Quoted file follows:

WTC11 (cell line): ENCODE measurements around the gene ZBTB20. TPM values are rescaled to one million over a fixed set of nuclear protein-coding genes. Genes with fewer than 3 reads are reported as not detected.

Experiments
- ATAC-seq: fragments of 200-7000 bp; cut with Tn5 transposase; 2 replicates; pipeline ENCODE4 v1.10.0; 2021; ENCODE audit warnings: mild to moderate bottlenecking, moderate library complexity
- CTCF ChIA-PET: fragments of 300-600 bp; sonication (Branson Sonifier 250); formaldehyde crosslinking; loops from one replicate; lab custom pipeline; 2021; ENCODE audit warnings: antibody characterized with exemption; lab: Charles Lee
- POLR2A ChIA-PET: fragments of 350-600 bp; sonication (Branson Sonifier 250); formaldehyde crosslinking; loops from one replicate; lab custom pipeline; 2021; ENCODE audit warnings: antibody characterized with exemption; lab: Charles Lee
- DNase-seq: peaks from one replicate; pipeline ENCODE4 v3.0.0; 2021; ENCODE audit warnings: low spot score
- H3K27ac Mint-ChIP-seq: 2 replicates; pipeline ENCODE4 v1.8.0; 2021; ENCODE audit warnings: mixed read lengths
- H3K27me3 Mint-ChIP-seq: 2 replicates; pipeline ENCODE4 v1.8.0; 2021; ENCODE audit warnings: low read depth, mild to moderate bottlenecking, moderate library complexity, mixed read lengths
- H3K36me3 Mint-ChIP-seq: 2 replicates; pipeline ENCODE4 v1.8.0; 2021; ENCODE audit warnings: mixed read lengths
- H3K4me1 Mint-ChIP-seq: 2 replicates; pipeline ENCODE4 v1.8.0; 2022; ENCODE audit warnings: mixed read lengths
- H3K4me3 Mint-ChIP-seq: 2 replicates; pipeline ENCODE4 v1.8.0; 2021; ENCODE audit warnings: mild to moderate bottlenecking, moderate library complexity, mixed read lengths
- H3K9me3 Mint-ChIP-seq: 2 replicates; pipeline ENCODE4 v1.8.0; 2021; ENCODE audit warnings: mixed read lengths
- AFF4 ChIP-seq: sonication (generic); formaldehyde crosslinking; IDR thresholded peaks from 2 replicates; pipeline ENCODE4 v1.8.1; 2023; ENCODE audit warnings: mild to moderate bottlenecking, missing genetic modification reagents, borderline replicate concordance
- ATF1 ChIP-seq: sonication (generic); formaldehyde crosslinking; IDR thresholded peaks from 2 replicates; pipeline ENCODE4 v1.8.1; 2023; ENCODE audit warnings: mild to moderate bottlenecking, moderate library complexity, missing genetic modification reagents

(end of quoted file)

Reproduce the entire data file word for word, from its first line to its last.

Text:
WTC11 (cell line): ENCODE measurements around the gene ZBTB20. TPM values are rescaled to one million over a fixed set of nuclear protein-coding genes. Genes with fewer than 3 reads are reported as not detected.

Experiments
- ATAC-seq: fragments of 200-7000 bp; cut with Tn5 transposase; 2 replicates; pipeline ENCODE4 v1.10.0; 2021; ENCODE audit warnings: mild to moderate bottlenecking, moderate library complexity
- CTCF ChIA-PET: fragments of 300-600 bp; sonication (Branson Sonifier 250); formaldehyde crosslinking; loops from one replicate; lab custom pipeline; 2021; ENCODE audit warnings: antibody characterized with exemption; lab: Charles Lee
- POLR2A ChIA-PET: fragments of 350-600 bp; sonication (Branson Sonifier 250); formaldehyde crosslinking; loops from one replicate; lab custom pipeline; 2021; ENCODE audit warnings: antibody characterized with exemption; lab: Charles Lee
- DNase-seq: peaks from one replicate; pipeline ENCODE4 v3.0.0; 2021; ENCODE audit warnings: low spot score
- H3K27ac Mint-ChIP-seq: 2 replicates; pipeline ENCODE4 v1.8.0; 2021; ENCODE audit warnings: mixed read lengths
- H3K27me3 Mint-ChIP-seq: 2 replicates; pipeline ENCODE4 v1.8.0; 2021; ENCODE audit warnings: low read depth, mild to moderate bottlenecking, moderate library complexity, mixed read lengths
- H3K36me3 Mint-ChIP-seq: 2 replicates; pipeline ENCODE4 v1.8.0; 2021; ENCODE audit warnings: mixed read lengths
- H3K4me1 Mint-ChIP-seq: 2 replicates; pipeline ENCODE4 v1.8.0; 2022; ENCODE audit warnings: mixed read lengths
- H3K4me3 Mint-ChIP-seq: 2 replicates; pipeline ENCODE4 v1.8.0; 2021; ENCODE audit warnings: mild to moderate bottlenecking, moderate library complexity, mixed read lengths
- H3K9me3 Mint-ChIP-seq: 2 replicates; pipeline ENCODE4 v1.8.0; 2021; ENCODE audit warnings: mixed read lengths
- AFF4 ChIP-seq: sonication (generic); formaldehyde crosslinking; IDR thresholded peaks from 2 replicates; pipeline ENCODE4 v1.8.1; 2023; ENCODE audit warnings: mild to moderate bottlenecking, missing genetic modification reagents, borderline replicate concordance
- ATF1 ChIP-seq: sonication (generic); formaldehyde crosslinking; IDR thresholded peaks from 2 replicates; pipeline ENCODE4 v1.8.1; 2023; ENCODE audit warnings: mild to moderate bottlenecking, moderate library complexity, missing genetic modification reagents